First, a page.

Winds of Doctrine: Europe in the Age of the Reformation

Sophomore and above—Year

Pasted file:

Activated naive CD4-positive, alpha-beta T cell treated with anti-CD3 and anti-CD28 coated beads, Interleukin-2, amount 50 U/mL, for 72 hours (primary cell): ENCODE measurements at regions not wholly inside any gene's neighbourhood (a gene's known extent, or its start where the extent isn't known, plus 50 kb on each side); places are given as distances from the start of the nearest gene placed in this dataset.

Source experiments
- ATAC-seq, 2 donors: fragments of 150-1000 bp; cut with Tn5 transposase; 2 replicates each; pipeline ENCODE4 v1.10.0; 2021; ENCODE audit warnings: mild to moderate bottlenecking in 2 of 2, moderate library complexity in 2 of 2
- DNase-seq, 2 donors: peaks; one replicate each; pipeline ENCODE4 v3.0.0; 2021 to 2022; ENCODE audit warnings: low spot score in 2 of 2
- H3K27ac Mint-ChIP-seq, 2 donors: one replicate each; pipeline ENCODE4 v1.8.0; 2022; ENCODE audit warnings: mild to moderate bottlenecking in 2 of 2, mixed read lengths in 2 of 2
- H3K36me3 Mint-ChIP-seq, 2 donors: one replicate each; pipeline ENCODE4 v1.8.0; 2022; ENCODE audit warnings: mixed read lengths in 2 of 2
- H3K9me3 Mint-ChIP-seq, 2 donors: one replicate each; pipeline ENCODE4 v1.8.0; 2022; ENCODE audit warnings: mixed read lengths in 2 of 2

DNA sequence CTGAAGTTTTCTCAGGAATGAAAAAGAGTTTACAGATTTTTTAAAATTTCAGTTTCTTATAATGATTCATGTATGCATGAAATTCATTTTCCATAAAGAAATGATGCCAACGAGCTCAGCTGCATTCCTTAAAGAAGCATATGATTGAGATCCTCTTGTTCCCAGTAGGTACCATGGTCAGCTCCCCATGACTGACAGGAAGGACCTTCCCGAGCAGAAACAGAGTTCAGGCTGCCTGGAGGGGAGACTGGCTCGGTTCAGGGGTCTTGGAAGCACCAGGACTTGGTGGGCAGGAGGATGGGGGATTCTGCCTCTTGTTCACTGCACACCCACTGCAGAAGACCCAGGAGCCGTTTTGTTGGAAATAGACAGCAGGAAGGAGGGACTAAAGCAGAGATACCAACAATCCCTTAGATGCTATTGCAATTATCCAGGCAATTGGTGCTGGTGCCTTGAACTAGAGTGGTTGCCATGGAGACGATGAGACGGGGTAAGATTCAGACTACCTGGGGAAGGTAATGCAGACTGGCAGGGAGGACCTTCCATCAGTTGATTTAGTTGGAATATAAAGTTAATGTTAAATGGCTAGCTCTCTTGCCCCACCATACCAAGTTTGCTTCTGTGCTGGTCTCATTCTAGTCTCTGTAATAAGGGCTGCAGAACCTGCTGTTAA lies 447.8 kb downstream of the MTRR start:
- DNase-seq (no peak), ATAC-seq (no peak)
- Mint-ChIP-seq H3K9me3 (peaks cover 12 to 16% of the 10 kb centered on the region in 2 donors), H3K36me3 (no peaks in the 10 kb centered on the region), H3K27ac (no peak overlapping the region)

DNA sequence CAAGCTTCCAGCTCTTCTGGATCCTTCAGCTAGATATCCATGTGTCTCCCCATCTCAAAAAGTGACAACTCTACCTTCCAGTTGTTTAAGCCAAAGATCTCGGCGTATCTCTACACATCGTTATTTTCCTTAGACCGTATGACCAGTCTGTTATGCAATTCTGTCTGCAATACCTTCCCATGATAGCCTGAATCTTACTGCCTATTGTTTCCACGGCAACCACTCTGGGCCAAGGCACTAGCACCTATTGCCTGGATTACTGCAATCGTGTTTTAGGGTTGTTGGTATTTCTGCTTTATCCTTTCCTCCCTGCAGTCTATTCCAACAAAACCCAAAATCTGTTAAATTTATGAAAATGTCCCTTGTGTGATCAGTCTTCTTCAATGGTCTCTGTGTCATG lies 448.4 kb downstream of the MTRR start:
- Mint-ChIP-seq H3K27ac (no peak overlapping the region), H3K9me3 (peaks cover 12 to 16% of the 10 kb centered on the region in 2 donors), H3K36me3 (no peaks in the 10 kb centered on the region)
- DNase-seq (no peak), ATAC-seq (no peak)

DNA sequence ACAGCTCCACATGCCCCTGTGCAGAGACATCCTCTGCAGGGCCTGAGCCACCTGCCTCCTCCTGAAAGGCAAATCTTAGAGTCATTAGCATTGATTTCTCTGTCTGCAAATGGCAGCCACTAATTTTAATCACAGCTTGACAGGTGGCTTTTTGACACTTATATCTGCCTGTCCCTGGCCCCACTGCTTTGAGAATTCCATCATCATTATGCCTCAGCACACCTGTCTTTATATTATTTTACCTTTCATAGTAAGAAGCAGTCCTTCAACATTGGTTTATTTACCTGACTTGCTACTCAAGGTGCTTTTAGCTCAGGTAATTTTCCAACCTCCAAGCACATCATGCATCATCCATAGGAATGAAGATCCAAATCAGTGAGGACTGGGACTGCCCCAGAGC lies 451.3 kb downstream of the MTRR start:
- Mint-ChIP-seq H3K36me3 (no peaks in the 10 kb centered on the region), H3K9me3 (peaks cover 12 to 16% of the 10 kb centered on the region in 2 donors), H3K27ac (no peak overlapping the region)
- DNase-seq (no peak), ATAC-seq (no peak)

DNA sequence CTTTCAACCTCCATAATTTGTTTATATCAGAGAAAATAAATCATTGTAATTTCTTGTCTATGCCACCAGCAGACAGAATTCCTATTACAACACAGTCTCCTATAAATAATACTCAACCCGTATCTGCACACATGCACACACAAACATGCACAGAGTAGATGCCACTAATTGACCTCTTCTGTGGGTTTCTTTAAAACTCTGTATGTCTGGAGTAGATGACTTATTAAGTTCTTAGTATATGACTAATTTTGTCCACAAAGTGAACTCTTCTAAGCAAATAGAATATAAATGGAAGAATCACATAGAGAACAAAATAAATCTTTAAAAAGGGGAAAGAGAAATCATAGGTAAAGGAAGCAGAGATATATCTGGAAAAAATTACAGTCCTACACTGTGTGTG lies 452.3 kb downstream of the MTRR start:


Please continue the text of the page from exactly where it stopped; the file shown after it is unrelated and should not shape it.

In the 16th century, Europe entered upon a religious crisis that was to permanently alter the character of Western Christianity. Between 1520 and 1580, the religious unity of Catholic Christendom was destroyed, as believers throughout Central and Northern Europe severed their ties with the papacy to form new “Protestant” communities. But the impact of the religious crisis was by no means confined to the emergence of the churches of the Reformation. Luther’s revolt against the Roman church ushered in an era of soaring religious creativity and savage religious conflict that lasted for nearly two centuries and revolutionized thought, art, music—and politics. The modern state is ultimately a product of the Reformation crisis, as is the system of international law that still governs the relations among sovereign states. Students in this course will examine multiple aspects of the religious, intellectual, and political history of Europe during the 16th and 17th centuries. Our reading will focus attention on the diversity of religious thinking and religious experience in this era. Besides tracing the rise of the Lutheran, Calvinist, and Anglican churches and the complex history of the “radical Reformation,” we will consider forms of belief independent of any church and new varieties of skepticism and doubt. We also will devote considerable attention to the reform movements that transformed Roman Catholicism during these two centuries and the upsurge of missionary energy and mystical spirituality that accompanied them. We will investigate the effects of the Reformation crisis on politics and the state and on the social order that Europe inherited from the Middle Ages. To this purpose, we will look at a number of political struggles waged in the name of religion, including the Peasants’ Revolt and Thirty Years War in Germany, the Dutch revolt against Spain, the French Wars of Religion, and the English Revolution.